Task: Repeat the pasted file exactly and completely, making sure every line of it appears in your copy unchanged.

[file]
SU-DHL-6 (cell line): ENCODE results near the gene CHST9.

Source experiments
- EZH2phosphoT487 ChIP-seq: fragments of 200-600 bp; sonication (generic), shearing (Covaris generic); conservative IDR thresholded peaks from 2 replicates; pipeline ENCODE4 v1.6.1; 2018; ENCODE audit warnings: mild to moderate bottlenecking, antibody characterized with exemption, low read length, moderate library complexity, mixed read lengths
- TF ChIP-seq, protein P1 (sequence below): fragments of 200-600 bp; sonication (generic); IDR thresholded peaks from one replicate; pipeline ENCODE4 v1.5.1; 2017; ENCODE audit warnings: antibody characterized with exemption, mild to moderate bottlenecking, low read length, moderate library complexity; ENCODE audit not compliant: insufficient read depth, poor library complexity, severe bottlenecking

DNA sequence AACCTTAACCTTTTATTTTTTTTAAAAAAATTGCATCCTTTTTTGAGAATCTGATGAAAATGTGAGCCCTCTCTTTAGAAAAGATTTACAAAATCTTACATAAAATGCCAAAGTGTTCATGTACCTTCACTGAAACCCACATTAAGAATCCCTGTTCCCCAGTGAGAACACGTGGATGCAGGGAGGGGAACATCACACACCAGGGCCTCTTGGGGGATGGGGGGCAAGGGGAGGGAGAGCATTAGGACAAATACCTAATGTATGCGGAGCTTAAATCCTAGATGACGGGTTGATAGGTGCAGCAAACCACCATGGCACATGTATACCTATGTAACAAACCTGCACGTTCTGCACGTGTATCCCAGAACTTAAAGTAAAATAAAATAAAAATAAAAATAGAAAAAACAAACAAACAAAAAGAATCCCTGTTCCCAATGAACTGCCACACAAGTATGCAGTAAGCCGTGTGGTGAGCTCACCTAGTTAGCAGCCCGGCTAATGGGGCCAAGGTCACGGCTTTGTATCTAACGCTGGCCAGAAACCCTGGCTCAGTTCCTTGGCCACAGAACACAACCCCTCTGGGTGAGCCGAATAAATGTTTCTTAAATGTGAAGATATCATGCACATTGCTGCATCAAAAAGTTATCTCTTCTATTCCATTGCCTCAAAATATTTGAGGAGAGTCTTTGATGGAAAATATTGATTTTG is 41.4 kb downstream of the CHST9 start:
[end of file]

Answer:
SU-DHL-6 (cell line): ENCODE results near the gene CHST9.

Source experiments
- EZH2phosphoT487 ChIP-seq: fragments of 200-600 bp; sonication (generic), shearing (Covaris generic); conservative IDR thresholded peaks from 2 replicates; pipeline ENCODE4 v1.6.1; 2018; ENCODE audit warnings: mild to moderate bottlenecking, antibody characterized with exemption, low read length, moderate library complexity, mixed read lengths
- TF ChIP-seq, protein P1 (sequence below): fragments of 200-600 bp; sonication (generic); IDR thresholded peaks from one replicate; pipeline ENCODE4 v1.5.1; 2017; ENCODE audit warnings: antibody characterized with exemption, mild to moderate bottlenecking, low read length, moderate library complexity; ENCODE audit not compliant: insufficient read depth, poor library complexity, severe bottlenecking

DNA sequence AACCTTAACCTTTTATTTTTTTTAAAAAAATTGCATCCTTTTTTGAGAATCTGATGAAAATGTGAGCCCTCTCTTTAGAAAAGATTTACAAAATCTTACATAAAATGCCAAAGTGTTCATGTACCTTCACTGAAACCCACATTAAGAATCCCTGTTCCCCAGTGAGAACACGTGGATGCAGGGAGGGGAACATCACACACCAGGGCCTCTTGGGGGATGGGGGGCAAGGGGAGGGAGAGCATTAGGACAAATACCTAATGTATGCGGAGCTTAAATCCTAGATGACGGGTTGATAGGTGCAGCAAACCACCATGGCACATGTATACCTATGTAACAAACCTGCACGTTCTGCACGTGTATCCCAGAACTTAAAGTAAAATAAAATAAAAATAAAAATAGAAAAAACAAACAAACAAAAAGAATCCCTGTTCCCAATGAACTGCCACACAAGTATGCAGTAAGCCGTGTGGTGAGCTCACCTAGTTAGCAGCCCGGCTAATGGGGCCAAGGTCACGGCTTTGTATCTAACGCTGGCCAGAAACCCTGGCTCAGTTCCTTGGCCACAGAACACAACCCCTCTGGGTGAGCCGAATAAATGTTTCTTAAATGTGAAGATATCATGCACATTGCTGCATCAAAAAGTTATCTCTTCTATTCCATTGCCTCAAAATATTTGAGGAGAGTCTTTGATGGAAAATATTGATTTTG is 41.4 kb downstream of the CHST9 start: